The Rocher de la Vierge (The Rock of the Virgin Mary) named for the statue of the Holy Virgin placed on its summit in 1865, was used by Napoleon III as an anchoring point for the Port du Refuge (The Port of Refuge) dike that he planned to create.
Hence, the rock was made accessible to land via a wooden bridge and a tunnel was drilled that enabled the delivery of stone blocks used for the construction of the dam. The wooden bridge didn't withstand the test of time and Gustav Eiffel replaced it in 1887 with an iron bridge that is still in place.
The statue of the Virgin Mary was installed as a token of gratitude by whalers, saved from being shipwrecked by following a dazzling and mysterious light perceptible from the rock's summit.
The Grande Plage de Biarritz (The Big Beach) is without doubt the most popular beach with the tourists right in the heart of the Biarritz resort, attracting hordes of visitors seeking sun and sea. The most strenuous activity on this big beach is sunbathing in the shadow of the famous blue, yellow, green or red striped beach huts.
Sunbathers can enjoy splendid views of Biarritz Lighthouse without having to lift a finger. Biarritz Grande Plage fronts one of the resort's most well known landmarks, the luxurious Hôtel du Palais, built by Napoleon III for his wife Eugénie.
Biarritz is also a historic surfing capital and the Grande Plage de Biarritz is ideal for your debut as a surfer, before moving on to the bigger waves of the beach at the Basque Coast.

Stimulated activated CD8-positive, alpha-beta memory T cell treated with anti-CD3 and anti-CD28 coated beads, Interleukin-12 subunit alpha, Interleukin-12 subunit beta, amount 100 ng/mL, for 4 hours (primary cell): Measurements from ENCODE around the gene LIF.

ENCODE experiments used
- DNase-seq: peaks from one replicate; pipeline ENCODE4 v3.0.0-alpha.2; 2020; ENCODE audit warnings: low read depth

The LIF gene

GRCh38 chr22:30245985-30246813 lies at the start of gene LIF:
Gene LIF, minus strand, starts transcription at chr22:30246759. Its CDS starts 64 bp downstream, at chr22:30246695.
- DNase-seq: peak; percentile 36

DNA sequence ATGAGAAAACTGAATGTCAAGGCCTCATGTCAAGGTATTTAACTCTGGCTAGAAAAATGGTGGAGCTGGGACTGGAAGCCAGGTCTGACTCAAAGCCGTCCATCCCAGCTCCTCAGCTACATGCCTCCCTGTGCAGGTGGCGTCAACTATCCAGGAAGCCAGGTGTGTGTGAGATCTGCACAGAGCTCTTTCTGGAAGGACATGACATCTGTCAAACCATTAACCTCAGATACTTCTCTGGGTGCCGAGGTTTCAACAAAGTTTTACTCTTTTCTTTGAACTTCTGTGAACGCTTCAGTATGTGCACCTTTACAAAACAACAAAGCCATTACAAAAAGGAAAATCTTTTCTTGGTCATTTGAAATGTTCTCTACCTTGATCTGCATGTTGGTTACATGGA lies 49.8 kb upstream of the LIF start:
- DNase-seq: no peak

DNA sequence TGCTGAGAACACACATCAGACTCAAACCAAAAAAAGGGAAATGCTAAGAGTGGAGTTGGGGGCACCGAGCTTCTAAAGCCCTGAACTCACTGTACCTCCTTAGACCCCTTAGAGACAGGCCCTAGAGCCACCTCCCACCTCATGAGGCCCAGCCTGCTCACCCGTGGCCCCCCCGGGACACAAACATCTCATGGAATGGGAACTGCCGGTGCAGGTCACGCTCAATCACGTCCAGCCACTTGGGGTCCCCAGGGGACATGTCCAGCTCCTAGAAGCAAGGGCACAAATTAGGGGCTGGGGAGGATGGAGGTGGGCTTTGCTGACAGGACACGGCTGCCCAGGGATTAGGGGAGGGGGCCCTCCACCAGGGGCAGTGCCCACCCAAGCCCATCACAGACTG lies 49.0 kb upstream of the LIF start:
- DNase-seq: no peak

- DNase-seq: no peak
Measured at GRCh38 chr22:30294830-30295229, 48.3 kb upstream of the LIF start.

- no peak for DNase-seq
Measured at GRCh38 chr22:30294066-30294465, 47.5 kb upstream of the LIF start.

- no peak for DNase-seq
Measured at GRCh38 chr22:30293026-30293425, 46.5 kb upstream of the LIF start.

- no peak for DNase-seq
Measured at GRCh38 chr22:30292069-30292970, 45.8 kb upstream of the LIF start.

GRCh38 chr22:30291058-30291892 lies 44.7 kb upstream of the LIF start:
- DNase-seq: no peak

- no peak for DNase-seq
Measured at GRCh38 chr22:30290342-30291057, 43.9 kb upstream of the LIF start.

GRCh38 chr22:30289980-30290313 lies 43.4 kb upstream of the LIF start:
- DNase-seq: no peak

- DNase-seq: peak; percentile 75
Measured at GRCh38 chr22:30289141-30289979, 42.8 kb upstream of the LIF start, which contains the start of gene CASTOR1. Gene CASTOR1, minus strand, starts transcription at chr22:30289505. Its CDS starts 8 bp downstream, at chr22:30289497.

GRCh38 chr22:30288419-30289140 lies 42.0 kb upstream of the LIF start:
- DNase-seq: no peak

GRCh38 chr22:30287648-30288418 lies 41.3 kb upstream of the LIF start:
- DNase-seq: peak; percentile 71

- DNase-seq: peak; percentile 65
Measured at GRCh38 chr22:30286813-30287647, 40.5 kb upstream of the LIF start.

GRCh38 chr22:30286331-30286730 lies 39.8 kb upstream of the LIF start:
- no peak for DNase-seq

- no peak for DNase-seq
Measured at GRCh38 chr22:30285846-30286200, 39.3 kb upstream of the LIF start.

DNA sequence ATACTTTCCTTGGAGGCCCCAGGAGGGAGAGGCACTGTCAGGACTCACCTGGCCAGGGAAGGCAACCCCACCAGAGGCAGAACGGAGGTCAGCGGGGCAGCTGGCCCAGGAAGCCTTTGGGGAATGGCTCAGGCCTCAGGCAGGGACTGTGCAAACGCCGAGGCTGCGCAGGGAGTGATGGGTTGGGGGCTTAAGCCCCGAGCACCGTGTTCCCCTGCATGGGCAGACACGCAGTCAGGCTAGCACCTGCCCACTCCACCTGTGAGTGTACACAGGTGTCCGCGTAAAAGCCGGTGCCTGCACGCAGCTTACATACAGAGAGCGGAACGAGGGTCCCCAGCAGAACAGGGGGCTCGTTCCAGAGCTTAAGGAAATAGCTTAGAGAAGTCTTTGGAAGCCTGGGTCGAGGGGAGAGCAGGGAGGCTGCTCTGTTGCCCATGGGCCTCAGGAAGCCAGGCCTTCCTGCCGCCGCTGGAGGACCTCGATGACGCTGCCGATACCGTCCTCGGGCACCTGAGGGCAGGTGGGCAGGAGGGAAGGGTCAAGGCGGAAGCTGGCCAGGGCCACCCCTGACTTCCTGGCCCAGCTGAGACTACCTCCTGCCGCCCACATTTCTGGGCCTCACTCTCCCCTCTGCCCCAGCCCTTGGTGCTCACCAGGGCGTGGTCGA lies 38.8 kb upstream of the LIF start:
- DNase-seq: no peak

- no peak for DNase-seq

A decree dating back to 1289 allowing the running of oxen, cows and bulls through the streets of Bayonne is still in place today. It's the oldest written reference to bull running in the world!
Years later, in 1757, the city thought it prudent to fence off the bullfighting. The idea ofarenas was also starting to take shape. The building that is open to visitors today was inaugurated in 1893. With 10 000 seats, it's one of the largest arenas in the South West.
This neo-Moorish style building is now an integral part of Bayonne's heritage.
Dedicated to Saint John the Baptist, the patron saint of Saint-Jean-de-Luz, thecurrent church was most probably built on the ruins of an early church. The Church of Saint John the Baptist is mentioned for the first time in 1186.
The oldest parts such as the bell tower porch and a few windows date back to the 14th or 15th centuries.
The building was repeatedly destroyed by the many fires that raged in Saint-Jean-de-Luz.
In 1649, Louis de Milhet, the king's architect who had settled in Bayonne, drew up new plans for theChurch of Saint John the Baptist. These doubled the size of the building by pushing back the North wall into the cemetery which surrounds the church.
The work was completed in 1680 and saw the construction of the apse and side chapels. So Louis XIV and theInfanta Maria Theresa, actually got married in a church which was under construction in 1660.
Built by Johannis de Lohobiague, a rich ship builder, in 1643, this house in Saint-Jean-de-Luz welcomed Louis XIV when he married the Infanta of Spain in 1660. The king stayed there for more than a month. It was also during this stay that he signed the Treaty of the Pyrenees.
Owned by the same family for more than three hundred years, the Maison Louis XIV is now open to the public and displays the changes in tableware, furniture and paintings since its construction.